In the seventeenth century, in the French countryside, an automaton called Rupetta is created. She has a psychic connection with her Wynder, the woman of the family who created her, who reaches into her chest to touch the mechanics of her silver and leather heart, and for whom she feels a great and powerful love. … Continue reading N K Sulway, Rupetta
Ann Leckie’s new novel, following the triumphant success of her multiple award-winning novels Ancillary Justice, Ancillary Sword and Ancillary Mercy, is Provenance, and it is not at the same level. Her invention and world-building are still top quality, but the plot of Provenance sags, and the characters feel like marionettes, moving without feeling. Yet I read to … Continue reading Ann Leckie’s Provenance
Ursula Le Guin has died, and I’m currently living in a different country to all my copies of her books. So I had recourse to my reading diaries to find out what I’d read of her work in the past ten years. Lavinia (2008) This is the only one of Le Guin’s historical fantasy … Continue reading Reading some Ursula Le Guin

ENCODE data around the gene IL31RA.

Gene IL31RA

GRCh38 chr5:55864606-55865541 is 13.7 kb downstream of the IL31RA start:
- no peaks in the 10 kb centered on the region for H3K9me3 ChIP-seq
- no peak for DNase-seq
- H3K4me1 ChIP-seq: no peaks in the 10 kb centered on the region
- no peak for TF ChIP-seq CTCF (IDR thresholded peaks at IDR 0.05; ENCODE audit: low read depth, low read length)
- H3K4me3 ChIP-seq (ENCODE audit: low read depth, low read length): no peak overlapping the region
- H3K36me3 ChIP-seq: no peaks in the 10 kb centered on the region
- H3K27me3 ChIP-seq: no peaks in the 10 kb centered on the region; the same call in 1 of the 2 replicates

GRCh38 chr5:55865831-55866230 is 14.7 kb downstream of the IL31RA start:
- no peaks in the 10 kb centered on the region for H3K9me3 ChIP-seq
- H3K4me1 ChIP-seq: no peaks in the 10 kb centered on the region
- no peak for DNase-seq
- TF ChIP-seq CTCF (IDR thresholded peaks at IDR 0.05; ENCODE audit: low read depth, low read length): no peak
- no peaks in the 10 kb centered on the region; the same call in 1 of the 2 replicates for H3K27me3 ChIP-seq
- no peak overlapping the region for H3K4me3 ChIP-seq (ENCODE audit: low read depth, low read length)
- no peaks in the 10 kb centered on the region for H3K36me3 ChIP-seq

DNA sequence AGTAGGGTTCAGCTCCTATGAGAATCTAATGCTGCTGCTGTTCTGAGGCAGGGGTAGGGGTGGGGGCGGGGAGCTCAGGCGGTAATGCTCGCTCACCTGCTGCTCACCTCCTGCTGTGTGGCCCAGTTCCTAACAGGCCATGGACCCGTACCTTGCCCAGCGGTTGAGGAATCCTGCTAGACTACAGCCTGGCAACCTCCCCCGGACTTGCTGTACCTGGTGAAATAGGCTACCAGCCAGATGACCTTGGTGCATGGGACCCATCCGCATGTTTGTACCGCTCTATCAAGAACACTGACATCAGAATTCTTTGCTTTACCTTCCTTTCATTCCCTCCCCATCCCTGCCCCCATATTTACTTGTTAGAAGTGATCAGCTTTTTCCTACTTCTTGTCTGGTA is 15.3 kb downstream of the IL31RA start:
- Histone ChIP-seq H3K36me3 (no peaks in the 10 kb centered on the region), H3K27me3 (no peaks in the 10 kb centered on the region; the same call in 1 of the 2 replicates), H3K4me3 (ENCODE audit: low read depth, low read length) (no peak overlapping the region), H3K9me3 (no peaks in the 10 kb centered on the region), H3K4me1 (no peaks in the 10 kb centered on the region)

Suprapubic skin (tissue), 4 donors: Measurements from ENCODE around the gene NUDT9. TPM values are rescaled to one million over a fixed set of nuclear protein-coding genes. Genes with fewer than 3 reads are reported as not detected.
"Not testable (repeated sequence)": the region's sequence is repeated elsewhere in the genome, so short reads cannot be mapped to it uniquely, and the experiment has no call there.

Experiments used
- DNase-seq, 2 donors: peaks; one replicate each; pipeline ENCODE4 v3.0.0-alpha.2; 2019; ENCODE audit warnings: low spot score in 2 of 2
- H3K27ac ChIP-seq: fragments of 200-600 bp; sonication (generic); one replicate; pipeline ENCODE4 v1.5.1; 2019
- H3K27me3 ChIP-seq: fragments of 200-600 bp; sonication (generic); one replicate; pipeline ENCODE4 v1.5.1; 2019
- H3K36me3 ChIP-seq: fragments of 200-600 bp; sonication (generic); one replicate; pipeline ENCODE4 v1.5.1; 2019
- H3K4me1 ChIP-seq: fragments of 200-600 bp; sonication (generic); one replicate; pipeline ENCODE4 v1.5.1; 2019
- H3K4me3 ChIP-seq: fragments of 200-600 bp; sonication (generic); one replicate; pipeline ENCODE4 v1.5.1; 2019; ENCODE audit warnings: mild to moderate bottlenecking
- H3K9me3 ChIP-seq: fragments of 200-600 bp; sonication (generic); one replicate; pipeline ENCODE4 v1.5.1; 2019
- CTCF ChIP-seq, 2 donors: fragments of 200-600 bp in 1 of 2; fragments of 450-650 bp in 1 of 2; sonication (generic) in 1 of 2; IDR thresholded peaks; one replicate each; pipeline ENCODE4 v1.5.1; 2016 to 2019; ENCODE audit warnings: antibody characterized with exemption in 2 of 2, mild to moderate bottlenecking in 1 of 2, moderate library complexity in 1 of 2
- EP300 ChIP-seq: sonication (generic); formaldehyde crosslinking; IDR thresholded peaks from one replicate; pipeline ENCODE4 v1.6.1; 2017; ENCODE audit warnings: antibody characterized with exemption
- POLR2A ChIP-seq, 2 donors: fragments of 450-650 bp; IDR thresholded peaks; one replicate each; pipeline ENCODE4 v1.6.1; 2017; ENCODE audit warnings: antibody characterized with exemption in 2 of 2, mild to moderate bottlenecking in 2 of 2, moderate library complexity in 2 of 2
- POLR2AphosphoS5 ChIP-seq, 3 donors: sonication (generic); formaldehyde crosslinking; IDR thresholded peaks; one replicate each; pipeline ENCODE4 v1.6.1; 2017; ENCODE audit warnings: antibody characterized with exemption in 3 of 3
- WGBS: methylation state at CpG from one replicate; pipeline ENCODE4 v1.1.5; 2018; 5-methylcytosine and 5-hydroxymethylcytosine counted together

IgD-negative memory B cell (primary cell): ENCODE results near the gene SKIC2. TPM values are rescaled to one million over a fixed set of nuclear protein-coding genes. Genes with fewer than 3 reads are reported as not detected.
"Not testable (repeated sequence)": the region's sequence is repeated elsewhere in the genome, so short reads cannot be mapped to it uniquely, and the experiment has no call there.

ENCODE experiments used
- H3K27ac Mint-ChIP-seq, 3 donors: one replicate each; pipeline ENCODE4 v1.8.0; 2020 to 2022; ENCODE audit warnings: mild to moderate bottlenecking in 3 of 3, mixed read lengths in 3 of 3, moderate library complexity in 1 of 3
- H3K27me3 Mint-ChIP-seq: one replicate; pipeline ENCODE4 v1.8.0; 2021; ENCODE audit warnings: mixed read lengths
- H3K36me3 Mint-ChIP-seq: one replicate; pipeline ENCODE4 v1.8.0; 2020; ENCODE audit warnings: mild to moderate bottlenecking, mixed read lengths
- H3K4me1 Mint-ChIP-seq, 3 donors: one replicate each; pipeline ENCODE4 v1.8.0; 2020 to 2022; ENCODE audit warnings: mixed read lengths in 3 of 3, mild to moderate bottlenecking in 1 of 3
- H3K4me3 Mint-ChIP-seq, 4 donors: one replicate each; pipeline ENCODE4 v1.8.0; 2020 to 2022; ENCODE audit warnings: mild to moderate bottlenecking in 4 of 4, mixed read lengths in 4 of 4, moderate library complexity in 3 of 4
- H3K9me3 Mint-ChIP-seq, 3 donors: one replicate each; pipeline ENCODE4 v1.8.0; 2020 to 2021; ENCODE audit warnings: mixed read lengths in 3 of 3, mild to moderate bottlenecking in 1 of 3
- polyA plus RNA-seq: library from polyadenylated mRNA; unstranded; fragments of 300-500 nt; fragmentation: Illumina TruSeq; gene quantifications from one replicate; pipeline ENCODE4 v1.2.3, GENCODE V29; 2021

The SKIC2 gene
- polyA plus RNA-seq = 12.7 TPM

So many famous writers in this issue from 1949! Laurie Lee, Frank O’Connor, Anna Kavan, Patrick Leigh-Fermor and Jacquetta Hawkes! Had John Lehmann’s ship come in? Frank O’Connor’s ‘The Landlady’ is one of the most readable stories Lehmann published in Penguin New Writing, and it’s not gloomy, or cruel to women, or about tight-lipped privilege. … Continue reading Penguin New Writing 37: The embrace of the weird
The Croquet Player (1936) by H G Wells is set in an alternative universe where croquet and archery have the same exalted sporting status as tennis. It's a novella of serious frivolity, and seems to be most highly regarded now for its apparent foreshadowing of the Second World War. Given its publication date, after six … Continue reading H G Wells does Lovecraft
I heard an episode of the Double X Gabfest podcast the other day in which Noreen Malone of New York Magazine claimed that superhero movies were only made for teenage boys, or nerdy men, and that women didn't go to see them. (Even though she lives in Brooklyn! That just seems improbable.) Superhero movies are … Continue reading Comic books and Spider-Woman: a little rant
I did a little frivolous something over on Vulpes Libris to celebrate my undying love for Star Wars, today, on 4th May. May the fourth. May the FOURTH. Oh come on ....